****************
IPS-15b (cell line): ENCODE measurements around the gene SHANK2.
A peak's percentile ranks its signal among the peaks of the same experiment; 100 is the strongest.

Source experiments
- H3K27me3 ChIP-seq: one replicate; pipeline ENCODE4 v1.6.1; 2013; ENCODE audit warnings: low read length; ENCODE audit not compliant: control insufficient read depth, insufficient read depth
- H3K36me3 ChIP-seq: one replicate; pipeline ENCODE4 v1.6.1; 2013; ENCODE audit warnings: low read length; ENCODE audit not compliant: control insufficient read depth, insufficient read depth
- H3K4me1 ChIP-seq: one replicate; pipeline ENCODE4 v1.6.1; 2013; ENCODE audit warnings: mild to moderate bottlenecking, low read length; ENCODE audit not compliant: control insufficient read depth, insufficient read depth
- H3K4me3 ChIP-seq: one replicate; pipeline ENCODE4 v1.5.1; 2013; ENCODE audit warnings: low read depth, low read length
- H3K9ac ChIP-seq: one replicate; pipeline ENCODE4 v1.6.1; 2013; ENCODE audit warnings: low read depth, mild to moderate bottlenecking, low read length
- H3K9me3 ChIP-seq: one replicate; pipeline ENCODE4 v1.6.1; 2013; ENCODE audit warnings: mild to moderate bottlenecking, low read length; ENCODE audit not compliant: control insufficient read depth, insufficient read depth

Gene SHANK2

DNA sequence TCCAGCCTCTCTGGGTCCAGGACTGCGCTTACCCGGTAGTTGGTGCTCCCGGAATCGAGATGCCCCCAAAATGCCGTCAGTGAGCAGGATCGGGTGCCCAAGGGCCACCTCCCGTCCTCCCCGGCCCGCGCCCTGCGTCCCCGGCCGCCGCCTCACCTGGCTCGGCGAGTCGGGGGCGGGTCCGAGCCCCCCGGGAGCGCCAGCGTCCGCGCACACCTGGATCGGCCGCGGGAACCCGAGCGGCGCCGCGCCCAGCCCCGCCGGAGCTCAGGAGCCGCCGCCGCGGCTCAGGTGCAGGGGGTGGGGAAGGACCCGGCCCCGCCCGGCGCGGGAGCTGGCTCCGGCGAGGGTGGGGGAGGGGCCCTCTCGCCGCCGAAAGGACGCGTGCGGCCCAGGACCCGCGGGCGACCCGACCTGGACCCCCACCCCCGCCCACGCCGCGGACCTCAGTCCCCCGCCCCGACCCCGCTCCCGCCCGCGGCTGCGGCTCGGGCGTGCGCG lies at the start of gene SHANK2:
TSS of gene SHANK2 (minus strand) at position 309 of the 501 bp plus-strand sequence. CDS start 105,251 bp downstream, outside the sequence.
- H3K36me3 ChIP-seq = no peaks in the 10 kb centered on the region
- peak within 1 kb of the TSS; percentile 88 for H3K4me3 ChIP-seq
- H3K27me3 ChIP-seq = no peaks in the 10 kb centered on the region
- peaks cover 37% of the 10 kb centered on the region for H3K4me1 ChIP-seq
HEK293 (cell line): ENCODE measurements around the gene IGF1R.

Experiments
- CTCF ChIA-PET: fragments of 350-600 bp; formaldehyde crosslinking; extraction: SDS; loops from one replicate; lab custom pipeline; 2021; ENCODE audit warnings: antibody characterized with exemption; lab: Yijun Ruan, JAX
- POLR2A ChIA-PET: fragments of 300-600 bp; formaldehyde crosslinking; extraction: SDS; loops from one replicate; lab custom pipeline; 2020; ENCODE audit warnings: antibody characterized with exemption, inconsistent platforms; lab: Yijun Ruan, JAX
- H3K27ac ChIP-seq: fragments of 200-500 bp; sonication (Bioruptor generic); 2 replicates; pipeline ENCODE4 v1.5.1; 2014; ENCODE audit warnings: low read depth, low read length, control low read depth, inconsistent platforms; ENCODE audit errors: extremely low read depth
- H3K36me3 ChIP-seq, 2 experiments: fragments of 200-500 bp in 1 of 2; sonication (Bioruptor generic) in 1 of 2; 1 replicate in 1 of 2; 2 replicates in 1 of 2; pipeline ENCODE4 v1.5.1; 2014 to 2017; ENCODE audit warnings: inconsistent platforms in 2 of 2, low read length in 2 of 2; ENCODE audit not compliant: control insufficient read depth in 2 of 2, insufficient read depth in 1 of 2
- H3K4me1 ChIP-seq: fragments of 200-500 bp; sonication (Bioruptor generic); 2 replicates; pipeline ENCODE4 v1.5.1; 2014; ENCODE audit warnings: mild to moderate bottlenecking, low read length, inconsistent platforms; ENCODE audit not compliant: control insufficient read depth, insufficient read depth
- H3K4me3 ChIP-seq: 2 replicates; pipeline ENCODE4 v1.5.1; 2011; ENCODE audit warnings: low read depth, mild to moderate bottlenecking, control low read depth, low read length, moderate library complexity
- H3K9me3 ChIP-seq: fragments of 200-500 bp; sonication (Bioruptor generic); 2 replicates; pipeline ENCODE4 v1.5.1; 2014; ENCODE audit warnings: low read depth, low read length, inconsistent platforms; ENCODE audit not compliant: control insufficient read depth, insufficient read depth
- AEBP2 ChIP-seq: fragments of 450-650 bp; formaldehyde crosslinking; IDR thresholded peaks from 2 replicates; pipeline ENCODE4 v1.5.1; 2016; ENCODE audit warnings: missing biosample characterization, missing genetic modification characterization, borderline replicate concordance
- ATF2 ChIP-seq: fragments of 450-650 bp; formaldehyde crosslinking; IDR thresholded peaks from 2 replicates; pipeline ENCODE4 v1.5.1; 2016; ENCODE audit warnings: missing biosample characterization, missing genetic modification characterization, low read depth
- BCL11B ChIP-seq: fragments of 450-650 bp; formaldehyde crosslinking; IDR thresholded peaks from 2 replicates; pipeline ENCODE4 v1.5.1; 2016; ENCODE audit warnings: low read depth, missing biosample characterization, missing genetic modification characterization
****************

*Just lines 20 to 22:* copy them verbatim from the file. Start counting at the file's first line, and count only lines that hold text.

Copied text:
- POLR2A ChIA-PET: fragments of 300-600 bp; formaldehyde crosslinking; extraction: SDS; loops from one replicate; lab custom pipeline; 2020; ENCODE audit warnings: antibody characterized with exemption, inconsistent platforms; lab: Yijun Ruan, JAX
- H3K27ac ChIP-seq: fragments of 200-500 bp; sonication (Bioruptor generic); 2 replicates; pipeline ENCODE4 v1.5.1; 2014; ENCODE audit warnings: low read depth, low read length, control low read depth, inconsistent platforms; ENCODE audit errors: extremely low read depth
- H3K36me3 ChIP-seq, 2 experiments: fragments of 200-500 bp in 1 of 2; sonication (Bioruptor generic) in 1 of 2; 1 replicate in 1 of 2; 2 replicates in 1 of 2; pipeline ENCODE4 v1.5.1; 2014 to 2017; ENCODE audit warnings: inconsistent platforms in 2 of 2, low read length in 2 of 2; ENCODE audit not compliant: control insufficient read depth in 2 of 2, insufficient read depth in 1 of 2